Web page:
Autumn will soon be upon us, and with that will come the second-most popular time of the year to relocate. Whether you’re college bound, making room for baby, or downsizing after the last one has flown the nest, packing and moving can be one of the more daunting and stressful parts of taking that big life step. So we have a few tips to make that final transition from a sea of boxes into a welcome home easier for everyone involved.
Start With The Kitchen
No matter if you just have a few dishes and a hot plate or a culinary space to make any chef jealous, when moving, unpack your kitchen first. Your cooking and eating space will arguably require some of the most organization out of any other room in your new home, so prioritizing it will ensure you unpack it smartly while you have the brainpower to use it at its highest efficiency. Plus, the sooner you make you kitchen food-prep-ready, the less crappy take-out you’ll be eating throughout the rest of your move. As a bonus, cooking in your own home for the first time can foster a sense of belonging in the space that just nothing else can.
Tackle the Bathrooms
Guess what? Moving is typically a fairly gross job. Between hauling stuff, cleaning both the old and the new places, and any preliminary improvements you make (like painting), it’s not a pretty thing. So the desire to bathe is probably going to increase exponentially throughout your move. It’s easy to throw a bottle of shampoo and a towel into your bathroom temporarily, but after your kitchen is set up you should really work on your bathroom. That way you’ll have another clean space organized to suit your needs, and you won’t find yourself digging through endless boxes at 3 a.m. while doing the pee-pee dance because you never bothered to set out the toilet paper.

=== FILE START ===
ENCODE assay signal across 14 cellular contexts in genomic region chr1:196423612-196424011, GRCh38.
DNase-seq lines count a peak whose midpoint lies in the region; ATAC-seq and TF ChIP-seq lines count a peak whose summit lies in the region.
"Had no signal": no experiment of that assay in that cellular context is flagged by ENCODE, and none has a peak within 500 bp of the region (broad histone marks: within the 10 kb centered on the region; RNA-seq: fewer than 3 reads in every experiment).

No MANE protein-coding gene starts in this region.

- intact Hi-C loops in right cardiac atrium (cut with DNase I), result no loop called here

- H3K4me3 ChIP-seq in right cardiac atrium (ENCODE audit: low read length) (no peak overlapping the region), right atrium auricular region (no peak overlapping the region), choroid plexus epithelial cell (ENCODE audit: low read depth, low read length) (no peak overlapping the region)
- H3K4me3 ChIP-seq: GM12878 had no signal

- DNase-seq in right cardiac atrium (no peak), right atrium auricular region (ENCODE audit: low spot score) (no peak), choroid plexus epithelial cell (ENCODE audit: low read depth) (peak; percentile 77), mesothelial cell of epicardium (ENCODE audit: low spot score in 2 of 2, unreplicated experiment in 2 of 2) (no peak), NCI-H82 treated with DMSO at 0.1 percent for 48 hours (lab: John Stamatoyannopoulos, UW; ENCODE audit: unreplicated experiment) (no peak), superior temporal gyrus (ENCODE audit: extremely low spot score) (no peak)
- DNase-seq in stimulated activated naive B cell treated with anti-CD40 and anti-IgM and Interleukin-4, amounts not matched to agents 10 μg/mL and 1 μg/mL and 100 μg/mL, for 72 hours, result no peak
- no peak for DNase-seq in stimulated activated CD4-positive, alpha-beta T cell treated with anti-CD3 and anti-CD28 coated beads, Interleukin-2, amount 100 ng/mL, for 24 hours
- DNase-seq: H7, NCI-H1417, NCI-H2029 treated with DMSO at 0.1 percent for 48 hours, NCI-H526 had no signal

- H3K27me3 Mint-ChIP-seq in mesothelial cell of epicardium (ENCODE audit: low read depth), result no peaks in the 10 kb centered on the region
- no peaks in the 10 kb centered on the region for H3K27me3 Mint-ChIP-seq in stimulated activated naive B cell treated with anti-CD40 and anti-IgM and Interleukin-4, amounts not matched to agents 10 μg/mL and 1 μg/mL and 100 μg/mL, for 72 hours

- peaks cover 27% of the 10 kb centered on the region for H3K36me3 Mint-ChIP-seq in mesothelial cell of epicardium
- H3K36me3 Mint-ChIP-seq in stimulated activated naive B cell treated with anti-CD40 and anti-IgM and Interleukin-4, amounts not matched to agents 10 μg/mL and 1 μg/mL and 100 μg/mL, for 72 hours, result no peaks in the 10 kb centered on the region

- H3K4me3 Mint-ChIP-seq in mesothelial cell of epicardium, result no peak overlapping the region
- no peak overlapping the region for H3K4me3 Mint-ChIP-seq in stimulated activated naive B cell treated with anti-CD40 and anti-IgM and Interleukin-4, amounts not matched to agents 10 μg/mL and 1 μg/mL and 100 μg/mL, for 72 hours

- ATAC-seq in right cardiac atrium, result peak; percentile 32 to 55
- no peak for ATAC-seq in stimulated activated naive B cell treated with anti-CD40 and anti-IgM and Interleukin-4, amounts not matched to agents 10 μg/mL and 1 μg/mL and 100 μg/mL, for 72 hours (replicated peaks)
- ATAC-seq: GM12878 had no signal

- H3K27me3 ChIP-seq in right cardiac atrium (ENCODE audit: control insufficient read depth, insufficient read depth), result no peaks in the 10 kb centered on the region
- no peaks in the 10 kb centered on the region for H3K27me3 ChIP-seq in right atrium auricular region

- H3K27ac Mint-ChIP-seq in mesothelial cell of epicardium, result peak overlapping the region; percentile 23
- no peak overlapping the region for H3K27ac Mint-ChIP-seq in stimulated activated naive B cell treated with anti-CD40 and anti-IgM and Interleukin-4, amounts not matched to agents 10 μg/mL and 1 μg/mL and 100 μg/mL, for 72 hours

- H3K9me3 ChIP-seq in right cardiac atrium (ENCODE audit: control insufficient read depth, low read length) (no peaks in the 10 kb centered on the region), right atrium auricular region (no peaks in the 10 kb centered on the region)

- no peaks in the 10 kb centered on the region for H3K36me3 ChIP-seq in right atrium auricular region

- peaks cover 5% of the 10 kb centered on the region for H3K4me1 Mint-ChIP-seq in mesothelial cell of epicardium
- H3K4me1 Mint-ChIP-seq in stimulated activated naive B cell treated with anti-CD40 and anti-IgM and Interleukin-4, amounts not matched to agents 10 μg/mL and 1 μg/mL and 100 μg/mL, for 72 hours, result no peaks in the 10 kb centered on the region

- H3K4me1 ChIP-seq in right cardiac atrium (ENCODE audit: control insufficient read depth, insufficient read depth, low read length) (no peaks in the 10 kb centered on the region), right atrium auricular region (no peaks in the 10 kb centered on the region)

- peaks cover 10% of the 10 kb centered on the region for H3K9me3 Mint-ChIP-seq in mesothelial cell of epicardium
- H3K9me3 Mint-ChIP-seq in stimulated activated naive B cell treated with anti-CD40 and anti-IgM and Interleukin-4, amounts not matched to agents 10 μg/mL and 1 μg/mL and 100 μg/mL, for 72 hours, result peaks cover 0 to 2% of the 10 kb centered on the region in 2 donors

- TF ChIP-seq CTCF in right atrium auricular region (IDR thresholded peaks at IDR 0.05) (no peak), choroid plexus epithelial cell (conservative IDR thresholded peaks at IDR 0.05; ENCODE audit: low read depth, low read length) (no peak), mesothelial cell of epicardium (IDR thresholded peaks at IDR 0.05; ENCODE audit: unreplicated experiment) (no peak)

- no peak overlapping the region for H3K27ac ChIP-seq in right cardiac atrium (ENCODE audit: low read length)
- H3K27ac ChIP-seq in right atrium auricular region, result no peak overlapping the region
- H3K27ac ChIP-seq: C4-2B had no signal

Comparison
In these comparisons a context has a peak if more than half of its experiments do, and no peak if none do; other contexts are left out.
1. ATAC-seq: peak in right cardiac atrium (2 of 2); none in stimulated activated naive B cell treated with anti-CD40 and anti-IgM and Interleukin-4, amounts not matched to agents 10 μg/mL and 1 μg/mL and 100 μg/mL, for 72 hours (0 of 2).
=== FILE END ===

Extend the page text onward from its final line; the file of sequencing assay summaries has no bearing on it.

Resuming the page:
Carve Out Kids’ & Pets’ Spaces
If you have children, you’ll understand that moving can be downright traumatic for wee ones. There’s just something about all of their things being put out of sight and taken away that can freak a child out for far longer than you may think. So before the end of your first day at your new home, have your kids help you set up their new bedrooms. Letting them help (if they’re old enough to) will help them gain a sense of control in the situation and getting their spaces squared away will help ease any anxiety they may have about the transition. Things can always be moved away from the walls if you intend to paint, or rearranged after a few days if it doesn’t quite work out the same way in the new space, but helping kids to feel at home as soon as possible will only make your move easier. The same applies to fur babies — helping them transition early in the process by setting up their beds, food and water bowls, boxes, etc.– which will only benefit them and you throughout your move. Kids and pets alike crave routine and familiarity, so fostering that should be handled within 24 hours of occupying your new residence.
Move On To Communal Spaces
The next big space to address should be your communal spaces, like your living room, den, dining room, or if you have kids, playrooms. The goal is to feel at home as soon as possible, and it’s really hard to do that if there’s nowhere to sit together and relax. Playrooms can be especially important for families with kids to establish — they can set the room up the way they want while amusing themselves so you can go unpack other things. Also, it gives them more security in the knowledge that ALL of the new space is meant for them too. Besides, after a long couple of days of moving and unpacking, you just might want to zone out in front of the TV for an hour or two before bed.